How does that feel on you? A coalition of 180 human rights groups says 20 percent of cotton products worldwide are linked to prison camps in China’s Xinjiang region. There, 1.8 million Muslim Uighurs and other detainees are reportedly forced to work while enduring abuses including sterilization. But while many brands don’t do business with Xinjiang factories, their suppliers source cotton from the region, which accounts for 84 percent of China’s production. The coalition called out dozens of apparel companies including Gap, Adidas and Calvin Klein, some of which promised to review their supply chains in the region.
In a Washington Post op-ed this week, fired FBI Director James Comey wonders if President Trump, who’s sent federal agents to protesting cities, wants “televised conflict.” If so, the images might be curious, as the threat being combatted is moms. Bike-helmeted women carrying signs like “I’m so disappointed in you” and “You need a time out” are already on the streets of six U.S. cities, creating a “Wall of Moms” between Black Lives Matter protesters and Trump’s troops. They’ve been tear-gassed by the feds in Portland and were even joined by a few dads clearing gas with leaf-blowers.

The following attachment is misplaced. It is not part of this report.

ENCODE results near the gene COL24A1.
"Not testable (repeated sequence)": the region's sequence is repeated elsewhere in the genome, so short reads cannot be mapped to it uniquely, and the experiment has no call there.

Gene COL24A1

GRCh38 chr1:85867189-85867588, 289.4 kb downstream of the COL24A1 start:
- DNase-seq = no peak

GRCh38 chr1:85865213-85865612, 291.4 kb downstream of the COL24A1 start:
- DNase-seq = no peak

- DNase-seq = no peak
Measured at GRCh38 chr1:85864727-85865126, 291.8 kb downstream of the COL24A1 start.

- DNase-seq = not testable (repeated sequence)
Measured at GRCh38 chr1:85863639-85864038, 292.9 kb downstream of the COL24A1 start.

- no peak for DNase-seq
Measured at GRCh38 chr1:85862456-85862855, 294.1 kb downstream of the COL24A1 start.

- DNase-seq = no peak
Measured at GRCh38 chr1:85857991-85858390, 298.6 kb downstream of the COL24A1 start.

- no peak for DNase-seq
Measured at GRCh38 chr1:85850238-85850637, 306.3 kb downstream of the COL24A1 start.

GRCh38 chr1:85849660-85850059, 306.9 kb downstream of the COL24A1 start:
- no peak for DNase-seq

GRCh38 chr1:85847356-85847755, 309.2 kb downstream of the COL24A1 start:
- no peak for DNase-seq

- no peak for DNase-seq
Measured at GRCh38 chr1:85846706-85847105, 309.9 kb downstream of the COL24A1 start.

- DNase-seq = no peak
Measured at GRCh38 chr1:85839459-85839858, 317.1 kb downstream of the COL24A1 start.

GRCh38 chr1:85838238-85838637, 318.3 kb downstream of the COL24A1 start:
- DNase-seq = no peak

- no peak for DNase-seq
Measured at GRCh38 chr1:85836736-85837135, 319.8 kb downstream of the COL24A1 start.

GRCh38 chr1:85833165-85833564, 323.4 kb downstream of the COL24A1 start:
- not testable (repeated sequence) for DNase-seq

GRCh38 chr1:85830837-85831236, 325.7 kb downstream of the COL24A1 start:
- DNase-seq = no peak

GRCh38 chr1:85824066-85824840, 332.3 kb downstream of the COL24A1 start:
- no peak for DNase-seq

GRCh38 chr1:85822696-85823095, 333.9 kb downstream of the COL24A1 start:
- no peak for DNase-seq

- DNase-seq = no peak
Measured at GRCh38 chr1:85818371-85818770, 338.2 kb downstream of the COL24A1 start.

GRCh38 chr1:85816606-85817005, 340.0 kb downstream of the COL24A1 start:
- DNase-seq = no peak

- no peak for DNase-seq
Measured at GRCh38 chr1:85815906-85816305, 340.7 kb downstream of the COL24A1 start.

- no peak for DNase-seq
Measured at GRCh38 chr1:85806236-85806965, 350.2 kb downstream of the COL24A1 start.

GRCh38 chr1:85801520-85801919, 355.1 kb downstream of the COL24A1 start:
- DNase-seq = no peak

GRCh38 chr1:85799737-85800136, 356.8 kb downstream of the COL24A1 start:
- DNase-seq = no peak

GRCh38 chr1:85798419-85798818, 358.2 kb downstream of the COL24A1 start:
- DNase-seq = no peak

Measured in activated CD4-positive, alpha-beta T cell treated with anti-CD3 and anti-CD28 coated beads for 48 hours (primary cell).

“Demand is not our problem,” declared Elon Musk, the electric carmaker’s guru/CEO. The company has been beset by pandemic-related supply and production problems, and lost $408 million in last year’s second quarter. But Wednesday it posted a $104 million profit, or 50 cents a share — marking the first time it’s profited during four straight quarters. That strong showing also wasn’t because of one-off events, one analyst observed, which bodes well for its inclusion in the S&P 500 index. In his investor call, Musk also announced the selection of Austin, Texas, for Tesla’s second U.S. assembly plant.
This may qualify as a double bogey. Ambassador to the U.K. Robert Wood “Woody” Johnson IV faces accusations of making racist and misogynistic comments to embassy staff. But a more officially troubling allegation is emerging from reports of a State Department investigation that revealed he was trying to get the prestigious British Open tournament situated at one of President Trump’s golf clubs at the president’s request. If so — Trump denies it — it would exemplify what Democratic Sen. Patrick Leahy called “dizzying” corruption that demands Congress write new laws to address it.
College players have been compared to slaves, earning nothing while generating revenue for rich institutions — and keeping opinions to themselves. But post-George Floyd, that’s changing, OZY reports. Coaches’ racist signals, like promoting a TV network that calls athletes “thugs,” aren’t being shrugged off anymore. When Florida State coach Mike Norvell exaggerated his sensitivity to civil rights concerns, claiming he’d had one-on-one talks with his players, defensive tackle Marvin Wilson called him out on Twitter, saying they’d all just gotten one identical text message. Now that these athlete activists have found their voices, it won’t be easy to silence them again.